Australia’s Office of the Chief Economist released a report on December 6 2017 whose relevance to occupational health and safety (OHS) is not immediately apparent but contributes to understanding the context of OHS in modern business processes.
It’s Jacaranda season in New South Wales which increases the pleasure of visiting the State for a safety-related conference. It has been over a decade since SafetyAtWorkBlog attended a conference of the Human Factors and Ergonomics Association of Australia (HFESA), little has changed in the organisation of the conference as HFESA had this conference pretty well organised even a decade ago.
The conference is a comparatively small affair with around 100 delegates, a minimal trade exhibition and only three streams. But that is all that is needed. The focus is on two elements:
- good quality presentations, largely from HFESA members; and
It is perhaps the latter where HFESA has it over some of the other safety-related associations.
“What gets measured, gets done” is a common phrase in corporate-speak but needs to be treated with caution in terms of occupational health and safety (OHS).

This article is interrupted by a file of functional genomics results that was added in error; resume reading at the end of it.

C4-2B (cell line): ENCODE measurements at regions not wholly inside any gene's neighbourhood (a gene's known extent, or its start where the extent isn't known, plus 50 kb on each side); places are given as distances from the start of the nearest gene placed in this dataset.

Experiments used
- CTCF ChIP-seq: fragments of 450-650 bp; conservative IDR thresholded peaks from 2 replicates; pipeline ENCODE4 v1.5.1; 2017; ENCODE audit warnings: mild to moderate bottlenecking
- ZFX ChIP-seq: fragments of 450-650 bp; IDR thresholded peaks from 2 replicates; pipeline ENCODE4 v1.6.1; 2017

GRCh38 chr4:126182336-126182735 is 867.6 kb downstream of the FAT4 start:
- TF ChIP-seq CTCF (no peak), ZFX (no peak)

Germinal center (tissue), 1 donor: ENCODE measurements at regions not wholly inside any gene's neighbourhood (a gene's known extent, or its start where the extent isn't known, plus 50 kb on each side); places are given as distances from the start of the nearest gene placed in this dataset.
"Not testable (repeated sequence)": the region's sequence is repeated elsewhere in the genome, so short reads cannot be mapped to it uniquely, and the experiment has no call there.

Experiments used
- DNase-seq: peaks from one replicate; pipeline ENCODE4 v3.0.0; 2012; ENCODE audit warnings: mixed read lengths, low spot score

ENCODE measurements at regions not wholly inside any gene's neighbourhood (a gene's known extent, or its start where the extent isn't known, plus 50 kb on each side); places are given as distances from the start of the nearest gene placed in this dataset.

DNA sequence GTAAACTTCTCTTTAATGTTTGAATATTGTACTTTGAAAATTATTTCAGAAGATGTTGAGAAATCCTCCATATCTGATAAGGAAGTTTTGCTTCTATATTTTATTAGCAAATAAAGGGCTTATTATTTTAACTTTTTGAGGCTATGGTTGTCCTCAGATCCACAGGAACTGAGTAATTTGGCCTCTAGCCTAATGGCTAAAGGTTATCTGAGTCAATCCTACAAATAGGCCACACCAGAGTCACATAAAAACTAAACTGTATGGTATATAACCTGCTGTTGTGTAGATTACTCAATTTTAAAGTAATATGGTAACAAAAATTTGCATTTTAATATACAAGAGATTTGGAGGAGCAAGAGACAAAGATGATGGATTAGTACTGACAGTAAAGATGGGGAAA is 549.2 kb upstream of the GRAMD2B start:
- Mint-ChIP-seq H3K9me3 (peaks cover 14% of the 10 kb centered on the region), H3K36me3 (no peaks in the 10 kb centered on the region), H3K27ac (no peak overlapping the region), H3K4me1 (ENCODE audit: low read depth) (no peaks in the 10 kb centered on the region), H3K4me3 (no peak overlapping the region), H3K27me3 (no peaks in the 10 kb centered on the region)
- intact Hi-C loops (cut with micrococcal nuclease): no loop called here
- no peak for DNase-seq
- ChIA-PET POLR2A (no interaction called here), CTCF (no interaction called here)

In The Australian newspaper of October 5 2017 (paywalled) an article about remuneration and innovation includes a brief but telling discussion of the perception of OHS.
Sylvia Falzon is a director of the companies Perpetual and Regis Healthcare. The article states that Falzon is a
“great believer that ‘what gets measured gets done”.
However, this belief has important limitations.
James Wood was injured during work on an Australian mine site in 1985 resulting in spinal cord damage and other complications. For a long time, James has been telling his story to Australian workers for them to understand the risks they face, primarily, at work. I caught up with James on a very cold morning at a lovely café in Victoria’s Yarra Valley earlier this month.
SAWB: James, I heard you talk about your workplace injury and the disruption and the consequences of that at least 15 years ago at a breakfast meeting. It was extremely effective, and a powerful message. Fifteen years later you’re still doing that. Why tell your story? Why would anybody want to hear it?
JW: Well, there’s probably a couple of answers, Kevin. I share my story and my experiences because I know how my workplace accident changed my life and I know how it affected a lot of the people around me at the time. My family, workmates, friends. I believe that by sharing my story, I can give people a little bit of information about what it’s like to get hurt at work or even away from work.
I honestly hope that by telling people how I got hurt and how it changed my life, it can give people the reason to maybe use some of the training that we’re all given. To use the systems and the procedures that most workplaces have and try and stop somebody else from getting hurt.